More support measures are set to be added to the government’s plans for next year, with the Finance Ministry currently seeking the funds to finance its “3+2 billion-euro” package for the 2022-23 period.
The aim is to front-load the package – i.e. have €3 billion channeled into the market next year to support growth further, and include measures of a permanent character – even if next year’s interventions bear a “temporary” tag.
Most decisions will be finalized in the coming days so that the prime minister can make the full announcement at the Thessaloniki International Fair.
On top of the measures already decided and scheduled – corporate tax reduction, freezing the private sector’s solidarity levy in 2022 too, and the maintenance of reduced social security contribution rates – more interventions are now anticipated with a total budget of €1 billion; nevertheless, they will only be temporary and are seen helping with the current period’s problems.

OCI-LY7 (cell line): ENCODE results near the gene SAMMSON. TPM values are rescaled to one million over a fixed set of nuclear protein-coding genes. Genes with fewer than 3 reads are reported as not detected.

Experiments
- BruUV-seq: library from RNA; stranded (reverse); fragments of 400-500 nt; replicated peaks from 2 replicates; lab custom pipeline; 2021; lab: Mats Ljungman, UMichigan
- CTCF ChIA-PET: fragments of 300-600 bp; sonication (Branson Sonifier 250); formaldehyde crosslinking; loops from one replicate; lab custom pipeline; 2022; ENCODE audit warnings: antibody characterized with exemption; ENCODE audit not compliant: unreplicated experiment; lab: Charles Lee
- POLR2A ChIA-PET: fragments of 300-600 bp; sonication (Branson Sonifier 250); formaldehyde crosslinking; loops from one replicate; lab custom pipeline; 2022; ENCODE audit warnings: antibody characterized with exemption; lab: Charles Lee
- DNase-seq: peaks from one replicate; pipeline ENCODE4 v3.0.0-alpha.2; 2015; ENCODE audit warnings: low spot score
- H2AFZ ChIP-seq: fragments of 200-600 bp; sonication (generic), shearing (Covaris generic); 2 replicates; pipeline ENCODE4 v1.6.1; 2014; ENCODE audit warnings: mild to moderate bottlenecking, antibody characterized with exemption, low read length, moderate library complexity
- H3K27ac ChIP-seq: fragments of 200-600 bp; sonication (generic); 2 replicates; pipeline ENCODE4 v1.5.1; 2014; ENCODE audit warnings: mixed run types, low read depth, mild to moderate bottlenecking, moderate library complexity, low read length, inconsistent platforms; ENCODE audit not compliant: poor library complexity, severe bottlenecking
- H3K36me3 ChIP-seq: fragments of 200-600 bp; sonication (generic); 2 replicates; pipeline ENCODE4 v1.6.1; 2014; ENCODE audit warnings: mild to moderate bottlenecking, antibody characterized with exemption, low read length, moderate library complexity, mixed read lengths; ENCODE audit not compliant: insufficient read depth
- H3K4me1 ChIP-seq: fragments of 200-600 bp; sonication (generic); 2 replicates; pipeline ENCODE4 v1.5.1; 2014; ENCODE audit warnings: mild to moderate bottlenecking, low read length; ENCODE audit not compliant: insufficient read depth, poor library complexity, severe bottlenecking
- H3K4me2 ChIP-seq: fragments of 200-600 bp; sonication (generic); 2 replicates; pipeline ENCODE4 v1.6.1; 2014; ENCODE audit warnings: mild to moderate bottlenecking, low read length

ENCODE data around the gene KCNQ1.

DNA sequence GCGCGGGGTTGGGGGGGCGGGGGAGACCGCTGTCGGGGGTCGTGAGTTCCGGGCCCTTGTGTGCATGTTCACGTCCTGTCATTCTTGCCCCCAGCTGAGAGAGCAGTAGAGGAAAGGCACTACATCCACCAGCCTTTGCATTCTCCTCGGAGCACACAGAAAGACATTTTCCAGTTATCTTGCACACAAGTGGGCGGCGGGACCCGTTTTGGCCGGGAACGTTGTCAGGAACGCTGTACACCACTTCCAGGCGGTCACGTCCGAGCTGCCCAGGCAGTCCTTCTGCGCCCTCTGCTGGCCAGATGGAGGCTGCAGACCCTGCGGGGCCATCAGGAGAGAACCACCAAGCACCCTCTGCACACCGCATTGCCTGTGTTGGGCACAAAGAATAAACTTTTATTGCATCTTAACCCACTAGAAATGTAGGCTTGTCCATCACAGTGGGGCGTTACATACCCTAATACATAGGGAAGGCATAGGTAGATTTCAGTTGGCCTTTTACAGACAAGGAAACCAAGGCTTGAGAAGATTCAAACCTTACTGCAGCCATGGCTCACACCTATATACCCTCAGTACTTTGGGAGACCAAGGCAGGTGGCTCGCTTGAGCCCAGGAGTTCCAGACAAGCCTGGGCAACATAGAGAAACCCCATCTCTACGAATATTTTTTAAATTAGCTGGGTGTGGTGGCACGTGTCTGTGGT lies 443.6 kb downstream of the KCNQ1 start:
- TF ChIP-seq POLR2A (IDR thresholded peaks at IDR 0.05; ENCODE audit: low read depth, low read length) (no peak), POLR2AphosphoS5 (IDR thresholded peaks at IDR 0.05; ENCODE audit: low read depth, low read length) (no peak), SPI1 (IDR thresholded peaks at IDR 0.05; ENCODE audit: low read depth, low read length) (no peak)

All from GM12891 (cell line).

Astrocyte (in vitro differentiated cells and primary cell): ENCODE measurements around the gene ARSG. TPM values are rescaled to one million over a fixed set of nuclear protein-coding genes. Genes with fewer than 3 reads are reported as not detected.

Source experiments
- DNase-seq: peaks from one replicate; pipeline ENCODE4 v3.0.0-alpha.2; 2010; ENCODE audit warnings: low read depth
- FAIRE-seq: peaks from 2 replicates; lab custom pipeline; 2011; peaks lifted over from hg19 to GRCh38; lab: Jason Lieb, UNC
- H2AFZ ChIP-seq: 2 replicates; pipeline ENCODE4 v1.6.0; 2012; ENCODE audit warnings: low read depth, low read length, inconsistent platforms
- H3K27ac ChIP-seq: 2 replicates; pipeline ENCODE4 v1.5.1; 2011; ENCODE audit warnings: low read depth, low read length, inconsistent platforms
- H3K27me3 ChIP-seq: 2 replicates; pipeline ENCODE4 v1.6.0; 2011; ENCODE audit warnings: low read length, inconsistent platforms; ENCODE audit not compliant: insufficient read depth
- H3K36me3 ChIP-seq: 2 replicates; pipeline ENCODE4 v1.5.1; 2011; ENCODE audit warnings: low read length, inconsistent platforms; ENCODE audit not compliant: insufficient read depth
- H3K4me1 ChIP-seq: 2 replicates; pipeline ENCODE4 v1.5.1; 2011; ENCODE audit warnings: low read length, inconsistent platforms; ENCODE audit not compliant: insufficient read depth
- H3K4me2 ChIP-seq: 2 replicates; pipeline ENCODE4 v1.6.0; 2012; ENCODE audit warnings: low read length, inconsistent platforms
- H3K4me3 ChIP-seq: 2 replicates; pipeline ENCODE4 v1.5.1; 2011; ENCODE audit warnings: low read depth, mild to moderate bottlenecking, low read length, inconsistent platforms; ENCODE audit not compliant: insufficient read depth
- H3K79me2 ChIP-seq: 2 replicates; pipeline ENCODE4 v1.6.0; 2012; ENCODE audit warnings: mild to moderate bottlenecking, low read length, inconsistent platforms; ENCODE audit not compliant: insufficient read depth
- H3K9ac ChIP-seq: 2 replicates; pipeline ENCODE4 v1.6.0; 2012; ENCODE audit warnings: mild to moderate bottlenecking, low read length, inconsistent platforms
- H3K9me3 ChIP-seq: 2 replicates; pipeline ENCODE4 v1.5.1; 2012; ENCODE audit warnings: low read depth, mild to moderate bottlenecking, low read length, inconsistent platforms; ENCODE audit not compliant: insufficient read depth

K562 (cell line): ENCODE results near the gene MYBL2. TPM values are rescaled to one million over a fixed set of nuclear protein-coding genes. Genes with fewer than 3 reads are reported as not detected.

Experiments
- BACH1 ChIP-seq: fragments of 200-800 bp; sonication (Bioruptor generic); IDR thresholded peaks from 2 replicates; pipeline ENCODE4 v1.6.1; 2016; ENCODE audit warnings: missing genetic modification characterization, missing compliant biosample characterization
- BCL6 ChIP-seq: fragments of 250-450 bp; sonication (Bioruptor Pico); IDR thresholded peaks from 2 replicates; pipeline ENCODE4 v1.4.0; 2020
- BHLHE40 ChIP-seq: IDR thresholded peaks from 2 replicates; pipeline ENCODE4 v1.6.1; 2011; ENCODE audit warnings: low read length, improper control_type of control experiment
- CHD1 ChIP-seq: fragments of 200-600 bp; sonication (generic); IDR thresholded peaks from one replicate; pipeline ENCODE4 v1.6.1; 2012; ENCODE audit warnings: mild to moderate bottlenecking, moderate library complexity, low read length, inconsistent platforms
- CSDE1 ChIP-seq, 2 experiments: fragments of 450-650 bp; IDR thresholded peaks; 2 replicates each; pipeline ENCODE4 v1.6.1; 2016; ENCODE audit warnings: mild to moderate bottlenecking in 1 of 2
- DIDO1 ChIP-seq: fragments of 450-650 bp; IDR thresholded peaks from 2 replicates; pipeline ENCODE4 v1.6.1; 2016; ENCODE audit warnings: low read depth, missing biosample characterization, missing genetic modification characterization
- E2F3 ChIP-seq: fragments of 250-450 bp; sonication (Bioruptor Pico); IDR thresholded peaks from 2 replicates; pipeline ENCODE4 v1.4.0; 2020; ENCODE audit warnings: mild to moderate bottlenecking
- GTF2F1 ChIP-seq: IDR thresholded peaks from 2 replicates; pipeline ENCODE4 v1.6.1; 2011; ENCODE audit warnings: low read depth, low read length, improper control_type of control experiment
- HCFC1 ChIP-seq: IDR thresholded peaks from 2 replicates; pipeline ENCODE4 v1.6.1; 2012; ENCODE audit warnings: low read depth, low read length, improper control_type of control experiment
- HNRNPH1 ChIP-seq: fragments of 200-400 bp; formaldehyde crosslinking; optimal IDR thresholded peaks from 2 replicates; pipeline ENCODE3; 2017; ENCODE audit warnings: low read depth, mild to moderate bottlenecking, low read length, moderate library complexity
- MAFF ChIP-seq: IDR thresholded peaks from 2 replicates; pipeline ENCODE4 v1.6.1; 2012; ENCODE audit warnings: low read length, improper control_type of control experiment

The first will likely be the further reduction of social security contributions: After the cuts of 3.9 percentage points planned, an extra reduction of 0.6 percentage points will come at the start of next year, followed in mid-2022 by another 0.5 points in supplementary social security rates.
Another likely intervention will be measures to combat energy poverty. With value-added tax on power at the bare minimum of 6%, the government is opting for direct subsidies to the most vulnerable households for their electricity bills, and the expansion of heating oil and gas subsidies.
A further option is the reduction of the Single Property Tax (ENFIA) rates, with the government already announcing an 8% average cut, costing some €200-250 million per annum. This is also meant to offset the rise in properties’ objective values, used for tax purposes.
The ministry is also contemplating an extension – by three months at least – of the “Gefyra” program, against the creation of new bad loans, as well as interventions in indirect taxation – i.e. special consumption taxes and VAT – in order to absorb part of the retail price hikes coming to the market because of the international commodity rate unrest. These interventions will be targeted to benefit consumers.